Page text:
Never being one to waste a whole lot of time getting things done, our new website is done, up and running, ready to go. Our Certified Franchise Brokers help people from all over the country to find the perfect Franchise opportunity for them to realize their entrepreneurial dreams. Why so much time and energy invested in this? Check out these statistics about Franchises and the economic effect on our economy.
Economic Activity in Franchised Businesses
In 2007, there were more than 828,000 establishments in franchise systems in the United States. These businesses directly provided:
9.1 million jobs
$304.4 billion in payroll
$802.2 billion of economic output
$468.5 billion to GDP
Franchised businesses amounted to 2.8 percent of all non-farm business establishments. Their economic activity accounted for:
6.2 percent of all private, non-farm jobs
3.4 percent of all private non-farm output
3.9 percent of all private non-farm GDP
3.4 percent of all U.S. GDP, including the government and farm sectors
Franchised businesses provided about the same number of jobs in the United States in 2007 as the manufacturers of durable goods, such as computers, industrial equipment, cars, trucks and planes. Franchised businesses provided more jobs than many other sectors of the economy, such as financial and insurance, wholesale trade, transportation and warehousing, and others.
Economic Activity Because of Franchised Businesses
The economic significance of franchising is greater than the activity in franchised businesses alone. Franchised businesses generate economic activity in other businesses, which is described as the indirect economic impact. Taking into consideration economic activity in franchised businesses and additional economic activity caused by franchised businesses, the total contributions to the U.S. economy in 2007 were:
17.4 million private non-farm jobs, or 11.8 percent of the total
$707.6 billion private non-farm payroll, or 9.7 percent of the total
$2.1 trillion of private non-farm output, or 9 percent of the total
$1.2 trillion of private non-farm GDP, or 9.7 percent of the total
Overall contribution to GDP because of franchised businesses accounted for 8.4 percent of total U.S. GDP, including government and farm sectors in 2007.
Business Model and Lines of Business
In 2007, business format franchising was far more prevalent than product distribution franchising, with 20 times the number of establishments, five times as many jobs, and four times the amount of economic output and contributions to GDP.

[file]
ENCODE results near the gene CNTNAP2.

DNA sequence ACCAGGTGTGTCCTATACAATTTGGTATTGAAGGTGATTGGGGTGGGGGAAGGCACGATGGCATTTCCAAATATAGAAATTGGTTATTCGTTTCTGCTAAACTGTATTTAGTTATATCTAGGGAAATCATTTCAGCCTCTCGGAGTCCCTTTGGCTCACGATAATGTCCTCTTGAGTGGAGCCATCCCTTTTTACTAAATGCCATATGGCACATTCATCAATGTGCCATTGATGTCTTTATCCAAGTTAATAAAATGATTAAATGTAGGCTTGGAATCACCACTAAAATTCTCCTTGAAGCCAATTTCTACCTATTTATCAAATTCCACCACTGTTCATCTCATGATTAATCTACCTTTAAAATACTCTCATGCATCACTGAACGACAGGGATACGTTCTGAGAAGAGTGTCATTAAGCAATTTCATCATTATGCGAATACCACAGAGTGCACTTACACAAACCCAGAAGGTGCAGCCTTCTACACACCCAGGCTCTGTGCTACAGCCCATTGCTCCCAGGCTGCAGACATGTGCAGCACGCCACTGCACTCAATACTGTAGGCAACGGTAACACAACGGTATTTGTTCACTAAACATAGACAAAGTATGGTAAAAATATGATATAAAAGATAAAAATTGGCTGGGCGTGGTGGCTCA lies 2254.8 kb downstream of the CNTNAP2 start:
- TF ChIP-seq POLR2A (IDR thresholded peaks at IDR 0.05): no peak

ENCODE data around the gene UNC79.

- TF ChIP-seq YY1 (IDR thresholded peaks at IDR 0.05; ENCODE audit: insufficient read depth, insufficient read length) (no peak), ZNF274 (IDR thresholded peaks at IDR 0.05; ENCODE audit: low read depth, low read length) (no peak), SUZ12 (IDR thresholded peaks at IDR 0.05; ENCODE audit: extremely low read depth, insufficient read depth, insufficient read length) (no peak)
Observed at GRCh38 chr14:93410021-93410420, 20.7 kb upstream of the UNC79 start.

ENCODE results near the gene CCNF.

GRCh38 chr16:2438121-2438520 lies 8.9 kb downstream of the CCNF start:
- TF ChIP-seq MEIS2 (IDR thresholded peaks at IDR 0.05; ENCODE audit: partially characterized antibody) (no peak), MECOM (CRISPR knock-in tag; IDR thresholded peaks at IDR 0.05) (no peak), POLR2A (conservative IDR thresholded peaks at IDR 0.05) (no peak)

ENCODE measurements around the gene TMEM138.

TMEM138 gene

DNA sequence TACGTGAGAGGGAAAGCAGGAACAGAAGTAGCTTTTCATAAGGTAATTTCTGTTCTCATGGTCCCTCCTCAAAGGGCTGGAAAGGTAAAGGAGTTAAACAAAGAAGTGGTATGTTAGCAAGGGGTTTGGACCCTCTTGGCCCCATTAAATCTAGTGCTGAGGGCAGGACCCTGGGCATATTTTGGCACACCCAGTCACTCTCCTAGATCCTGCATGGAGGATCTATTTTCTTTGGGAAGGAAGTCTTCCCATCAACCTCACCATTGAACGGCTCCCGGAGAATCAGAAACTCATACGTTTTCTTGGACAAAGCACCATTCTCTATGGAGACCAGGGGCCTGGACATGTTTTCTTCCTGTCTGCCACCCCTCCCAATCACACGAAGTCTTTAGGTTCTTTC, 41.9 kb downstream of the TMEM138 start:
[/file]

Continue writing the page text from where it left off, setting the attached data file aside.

A further breakout of business format franchises into 10 business lines shows that Quick Service Restaurants generated millions of jobs and have a huge economic impact on many other businesses through ancillary purchases.
Quick Service Restaurants provided more establishments and jobs and generated more economic output than any other line of business with 37 percent of all jobs. Table/Full Services Restaurants provided 12.7 percent of all jobs and Business Services provided 12.4 percent of all jobs.
In terms of contribution to GDP, Quick Service Restaurants provided 21 percent of GDP, followed by Business Services 19.4 percent of GDP, and Real Estate 13 percent of GDP.
When measuring the ratio of franchised establishments to all establishments within a line of business, franchised restaurants made up the largest component of all Quick Service Restaurants (46.2 percent), followed by franchised hotels in the Lodging sector (21 percent), and franchised full service restaurants in the Table/Full Service Restaurants sector (12.7 percent).
When measuring the ratio of jobs in businesses compared to all companies within a line of business, Quick Service Restaurants also provided the largest share of jobs (68.5 percent), followed by Lodging (31.8 percent), and Table/Full Service Restaurants (21 percent) within their business sectors.
Eighty-six percent of establishments in the business format franchise sector were owned and operated by franchisees and 14 percent were company-owned and operated.
*Government sources indicate there are approximately 29 million businesses in the United States, including both employer and non-employer establishments.
**The Economic Census does not cover non-employer businesses, such as small family-run businesses and independent contractors. According to the Census Bureau there are 21.4 million non-employer businesses (73.8 percent) compared to 7.7 million businesses with paid employees (26.2 percent).